The Characteristics of United States Hail Reports: 1955-2014


  • John T. Allen International Research Institute for Climate and Society, The Earth Institute of Columbia University
  • Michael K. Tippett Columbia University, New York, New York, and Center of Excellence for Climate Change Research, King Abdulaziz University, Jeddah, Saudi Arabia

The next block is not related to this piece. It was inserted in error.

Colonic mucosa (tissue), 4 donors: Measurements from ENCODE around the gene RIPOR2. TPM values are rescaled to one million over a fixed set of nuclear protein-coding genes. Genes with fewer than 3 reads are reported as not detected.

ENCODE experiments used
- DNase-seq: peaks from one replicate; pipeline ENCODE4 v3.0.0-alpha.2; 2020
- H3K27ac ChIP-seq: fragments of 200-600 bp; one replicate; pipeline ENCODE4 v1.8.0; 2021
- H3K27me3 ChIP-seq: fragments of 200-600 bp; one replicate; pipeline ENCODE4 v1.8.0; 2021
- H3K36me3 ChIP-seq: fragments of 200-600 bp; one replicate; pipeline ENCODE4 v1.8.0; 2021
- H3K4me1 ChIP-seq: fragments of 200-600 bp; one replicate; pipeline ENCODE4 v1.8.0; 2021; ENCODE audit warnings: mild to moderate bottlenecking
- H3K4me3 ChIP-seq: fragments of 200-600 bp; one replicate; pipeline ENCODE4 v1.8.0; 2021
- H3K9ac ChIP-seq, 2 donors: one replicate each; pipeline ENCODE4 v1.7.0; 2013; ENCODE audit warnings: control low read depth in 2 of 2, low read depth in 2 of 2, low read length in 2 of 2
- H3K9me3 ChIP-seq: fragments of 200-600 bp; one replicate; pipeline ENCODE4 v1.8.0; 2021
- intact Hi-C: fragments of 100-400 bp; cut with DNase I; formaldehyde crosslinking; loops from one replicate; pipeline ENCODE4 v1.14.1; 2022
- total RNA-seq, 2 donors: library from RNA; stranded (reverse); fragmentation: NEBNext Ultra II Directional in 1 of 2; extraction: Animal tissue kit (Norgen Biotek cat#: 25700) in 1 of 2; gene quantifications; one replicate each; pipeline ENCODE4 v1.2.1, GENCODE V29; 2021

The United States hail observation dataset maintained and updated annually by the Storm Prediction Center is one of the largest currently available worldwide and spans the period 1955-present. Despite its length, climatology of this dataset is nontrivial because of numerous characteristics that are nonmeteorological in origin. Here, the main features and limitations of the dataset are explored, including the implications of an increasing frequency in the time series, approaches to spatial smoothing of observations, and the sources that contribute to the hail dataset. Despite these problems, using limited temporal windows, spatial binning and judicious application of smoothing techniques reveals important characteristics of the hail dataset. The annual and diurnal cycles are found to be sensitive to the spatial shift northwards of observations and increasing report frequency in the Southeast. Hail days, in contrast to hail reports, show no national trend over the last 25 y. Regional and local influences on hail reporting are identified stemming from verification procedures and contributions from local officials. The change in the definition of severe hail size from 0.75 in (1.9 cm) to 1.00 in (2.5 cm) in 2010 has a particularly clear signature in the report statistics. The contribution of storm chasers and source of report factors beyond population to the hail dataset is also explored, and the difficulty in removing these changes discussed. The overall findings highlight the limitations and nonmeteorological features present in hail observations. Adding visual and descriptive metadata has the potential to improve the hail reporting process.